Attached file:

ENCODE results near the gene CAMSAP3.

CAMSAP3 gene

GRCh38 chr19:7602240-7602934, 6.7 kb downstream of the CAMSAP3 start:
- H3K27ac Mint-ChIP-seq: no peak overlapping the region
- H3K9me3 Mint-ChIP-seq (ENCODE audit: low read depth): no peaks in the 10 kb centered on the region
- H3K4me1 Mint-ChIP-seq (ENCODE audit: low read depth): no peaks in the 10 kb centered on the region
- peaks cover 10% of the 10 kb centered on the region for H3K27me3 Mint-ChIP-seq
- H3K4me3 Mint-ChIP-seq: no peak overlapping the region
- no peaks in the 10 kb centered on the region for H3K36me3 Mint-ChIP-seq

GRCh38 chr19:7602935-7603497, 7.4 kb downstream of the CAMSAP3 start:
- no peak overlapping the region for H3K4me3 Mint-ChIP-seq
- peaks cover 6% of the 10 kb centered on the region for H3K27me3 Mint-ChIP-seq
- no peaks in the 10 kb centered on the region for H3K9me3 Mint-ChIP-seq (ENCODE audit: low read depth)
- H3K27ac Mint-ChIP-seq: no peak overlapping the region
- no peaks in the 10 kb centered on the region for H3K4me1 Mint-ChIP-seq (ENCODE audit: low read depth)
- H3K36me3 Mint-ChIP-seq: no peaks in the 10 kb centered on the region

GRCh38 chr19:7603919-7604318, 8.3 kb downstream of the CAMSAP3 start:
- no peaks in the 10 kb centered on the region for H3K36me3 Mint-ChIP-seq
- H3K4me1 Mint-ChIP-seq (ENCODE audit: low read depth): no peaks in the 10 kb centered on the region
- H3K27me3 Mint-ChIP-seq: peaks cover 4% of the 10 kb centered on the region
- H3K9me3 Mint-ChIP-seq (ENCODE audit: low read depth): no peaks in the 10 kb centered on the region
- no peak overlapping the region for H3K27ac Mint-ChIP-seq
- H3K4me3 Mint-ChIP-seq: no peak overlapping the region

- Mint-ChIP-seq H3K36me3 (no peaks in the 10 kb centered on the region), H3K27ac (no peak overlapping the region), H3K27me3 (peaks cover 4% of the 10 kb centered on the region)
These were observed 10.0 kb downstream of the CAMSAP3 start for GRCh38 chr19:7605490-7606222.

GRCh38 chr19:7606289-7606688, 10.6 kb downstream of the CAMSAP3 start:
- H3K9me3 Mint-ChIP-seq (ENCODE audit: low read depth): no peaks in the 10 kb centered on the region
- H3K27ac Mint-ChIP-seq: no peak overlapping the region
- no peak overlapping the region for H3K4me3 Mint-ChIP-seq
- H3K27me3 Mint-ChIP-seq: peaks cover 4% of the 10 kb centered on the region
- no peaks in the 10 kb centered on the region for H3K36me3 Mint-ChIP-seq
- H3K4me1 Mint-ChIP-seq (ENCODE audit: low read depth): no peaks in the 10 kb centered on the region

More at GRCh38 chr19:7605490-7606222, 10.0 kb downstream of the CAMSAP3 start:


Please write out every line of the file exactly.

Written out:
ENCODE results near the gene CAMSAP3.

CAMSAP3 gene

GRCh38 chr19:7602240-7602934, 6.7 kb downstream of the CAMSAP3 start:
- H3K27ac Mint-ChIP-seq: no peak overlapping the region
- H3K9me3 Mint-ChIP-seq (ENCODE audit: low read depth): no peaks in the 10 kb centered on the region
- H3K4me1 Mint-ChIP-seq (ENCODE audit: low read depth): no peaks in the 10 kb centered on the region
- peaks cover 10% of the 10 kb centered on the region for H3K27me3 Mint-ChIP-seq
- H3K4me3 Mint-ChIP-seq: no peak overlapping the region
- no peaks in the 10 kb centered on the region for H3K36me3 Mint-ChIP-seq

GRCh38 chr19:7602935-7603497, 7.4 kb downstream of the CAMSAP3 start:
- no peak overlapping the region for H3K4me3 Mint-ChIP-seq
- peaks cover 6% of the 10 kb centered on the region for H3K27me3 Mint-ChIP-seq
- no peaks in the 10 kb centered on the region for H3K9me3 Mint-ChIP-seq (ENCODE audit: low read depth)
- H3K27ac Mint-ChIP-seq: no peak overlapping the region
- no peaks in the 10 kb centered on the region for H3K4me1 Mint-ChIP-seq (ENCODE audit: low read depth)
- H3K36me3 Mint-ChIP-seq: no peaks in the 10 kb centered on the region

GRCh38 chr19:7603919-7604318, 8.3 kb downstream of the CAMSAP3 start:
- no peaks in the 10 kb centered on the region for H3K36me3 Mint-ChIP-seq
- H3K4me1 Mint-ChIP-seq (ENCODE audit: low read depth): no peaks in the 10 kb centered on the region
- H3K27me3 Mint-ChIP-seq: peaks cover 4% of the 10 kb centered on the region
- H3K9me3 Mint-ChIP-seq (ENCODE audit: low read depth): no peaks in the 10 kb centered on the region
- no peak overlapping the region for H3K27ac Mint-ChIP-seq
- H3K4me3 Mint-ChIP-seq: no peak overlapping the region

- Mint-ChIP-seq H3K36me3 (no peaks in the 10 kb centered on the region), H3K27ac (no peak overlapping the region), H3K27me3 (peaks cover 4% of the 10 kb centered on the region)
These were observed 10.0 kb downstream of the CAMSAP3 start for GRCh38 chr19:7605490-7606222.

GRCh38 chr19:7606289-7606688, 10.6 kb downstream of the CAMSAP3 start:
- H3K9me3 Mint-ChIP-seq (ENCODE audit: low read depth): no peaks in the 10 kb centered on the region
- H3K27ac Mint-ChIP-seq: no peak overlapping the region
- no peak overlapping the region for H3K4me3 Mint-ChIP-seq
- H3K27me3 Mint-ChIP-seq: peaks cover 4% of the 10 kb centered on the region
- no peaks in the 10 kb centered on the region for H3K36me3 Mint-ChIP-seq
- H3K4me1 Mint-ChIP-seq (ENCODE audit: low read depth): no peaks in the 10 kb centered on the region

More at GRCh38 chr19:7605490-7606222, 10.0 kb downstream of the CAMSAP3 start: